by Jerry ElengicalSep 21, 2022
La Misión, a community in the state of Baja California in Mexico, was the context provided to architect Alfredo Navarro Tiznado of local firm Arquitetura Nativa, as part of a residential design project for a client who was a retired archaeologist. With a view of the ocean, the sloping site - which measured 15 m x 40 m - was situated between the tourist hotspots of Ensenada and Rosarito and featured uneven terrain littered with scrub vegetation and rocky outcrops. Having envisioned their intervention as a retirement home for the client and their partner, the architects developed a design “with the aim of unifying time, form, and context through its composition and materiality of ancestral origin.” Extruded in a series of terraces from the very earth it sits on, Casa Martha - the structure that emerged from this vision - was realised primarily through rammed earth construction, harnessing the material’s contextual relevance to make it truly feel like a product of its surroundings.
Besides its role as the couple’s retirement home, the project was also to act as a space for the plastic arts. In response, the architects proposed a scheme marked by simplicity and clarity, yet rife with layered meanings and references - both to the site as well as the clients themselves. The final structure seems to spring up from the terrain almost like a primordial shelter, excavated from the ground. Its earthy textures blend seamlessly with the context and are a true natural extension of it in many respects. Although the massing appears to lie low when viewed from a distance along the home’s front, the slope of the land it rests on deftly conceals the receding terraces that define the façade design.
Past the rammed earth compound wall along the plot’s perimeter, a ramp and stair lead to the garage/carpentry workshop and main entrance respectively. Situated along the first of the home’s terraces, they are bordered by fenestrations opening on the main road from the two auxiliary bedrooms on this level and preceded by an outdoor patio settled within a garden at the plan’s outset. The program here is bifurcated into a semi-public zone for the workshop and garage, along with the visitor area hosting the bedrooms. Both zones are screened by lattice windows woven from stalks of salt pine arranged in a frame. Producing a layered configuration that subtly screens light while permitting light to drizzle inwards and generate lively patterns across the interior walls and floors, these handcrafted elements are a fitting complement to the compacted earth, staying true to the overarching natural aesthetic that emphasises artisanal craftsmanship.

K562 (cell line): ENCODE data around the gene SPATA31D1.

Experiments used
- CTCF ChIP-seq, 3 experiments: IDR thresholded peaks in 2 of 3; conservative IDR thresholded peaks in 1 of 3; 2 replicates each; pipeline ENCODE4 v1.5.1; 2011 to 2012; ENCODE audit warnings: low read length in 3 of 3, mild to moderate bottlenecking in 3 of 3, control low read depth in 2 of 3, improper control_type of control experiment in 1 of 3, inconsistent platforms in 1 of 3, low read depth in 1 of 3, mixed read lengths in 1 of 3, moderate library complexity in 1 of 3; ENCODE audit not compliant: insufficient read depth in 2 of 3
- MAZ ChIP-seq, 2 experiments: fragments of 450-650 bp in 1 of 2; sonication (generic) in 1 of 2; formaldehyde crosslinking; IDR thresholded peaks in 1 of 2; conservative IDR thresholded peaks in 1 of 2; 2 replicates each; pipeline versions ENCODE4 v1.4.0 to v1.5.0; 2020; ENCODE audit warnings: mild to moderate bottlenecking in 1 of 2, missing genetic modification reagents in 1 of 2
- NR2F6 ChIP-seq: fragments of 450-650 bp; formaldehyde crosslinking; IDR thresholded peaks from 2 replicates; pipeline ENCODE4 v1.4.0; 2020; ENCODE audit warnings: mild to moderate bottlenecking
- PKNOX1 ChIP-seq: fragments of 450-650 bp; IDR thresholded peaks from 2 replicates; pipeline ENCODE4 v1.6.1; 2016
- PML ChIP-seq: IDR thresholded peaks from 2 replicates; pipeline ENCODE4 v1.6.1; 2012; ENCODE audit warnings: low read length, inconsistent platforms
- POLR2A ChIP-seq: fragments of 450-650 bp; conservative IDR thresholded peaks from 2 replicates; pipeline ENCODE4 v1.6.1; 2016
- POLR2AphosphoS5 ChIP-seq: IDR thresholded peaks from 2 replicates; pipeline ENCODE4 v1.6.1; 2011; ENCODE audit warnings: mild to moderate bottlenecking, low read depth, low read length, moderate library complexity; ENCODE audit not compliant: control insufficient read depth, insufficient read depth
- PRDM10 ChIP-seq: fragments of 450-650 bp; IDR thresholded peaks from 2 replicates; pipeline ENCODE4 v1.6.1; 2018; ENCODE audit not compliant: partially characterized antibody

Rising along the gradient of the land, the terraced volumes engage in “a dialogue between themselves, embedded in the site and oriented towards the Pacific Ocean from a clear axis,” explain the designers. The earth compound wall enclosing them also recedes in steps at each level, giving way for more of the structure’s surfaces on the upper floors to bask in the sunshine. Behind the bedrooms is a kitchen with two courtyard spaces placed at the very end of this terrace to furnish all spaces with natural light and ventilation. The steps at the entrance extend deeper into the plan up to the second level, flanked by a pair of sit-outs, each leading to the living room further into the layout.
“On the second level, the core of the house is found: the entertainment room, dining room and kitchen make up the access threshold,” notes the design team. From the open lounge space centred on a console at its start, this area flows into a kitchen and dining space followed by a bathroom at the rear. The interior design here adopts the same subdued palette seen on the building’s façade, pairing upholstered seating with rustic wooden tables set against the backdrop of rammed earth walls and the salt pine lattice screens - which open to impressive views of the nearby landscape. However, the nature-themed palette is also contrasted by the industrial-style framing of the fenestrations and a more contemporary touch imparted by the furniture designs.
While the lower floors only recede from one another in profile, the uppermost level is a compact, private volume dedicated solely for use by the clients. Accessed via a staircase at the rear of the second floor which emerges into a vast landscaped terrace, this level effortlessly blends interior and exterior. All concealed from prying eyes by the wood lattice screens - shielding the interior from harsh winds - the master suite here is structured as a continuous series of spaces. Commencing with the bedroom and followed by a luxurious walk-in closet, the layout’s course is brought to a halt by the bathroom at every end of the plan, adjacent to another staircase that connects to the roof.
Concise and effective in its material use, reverence for the handcrafted, and subtle handling of spatial order, Casa Martha embodies the exceptional potential of rammed earth architecture to provide sustainable architectural solutions in adverse conditions. Acknowledging and adapting local ingenuity with a contemporary outlook, Arquitetura Nativa’s design “consolidates the site and topography themselves as raw materials for the project.”
Name: Casa Martha
Location: La Misión, Baja California, México
Area: 310 sqm
Year of Completion: 2021
Architect: Arquitectura Nativa
Lead Architect: Alfredo Navarro Tiznado
Design Team: Kenia Esmeralda García Rosas, Hanna Appel Hernández, Giancarlo Reyes Olguin
Construction: Pedro Luis Curiel Bojórquez, José Francisco Ramírez García, Alfredo Navarro Tiznado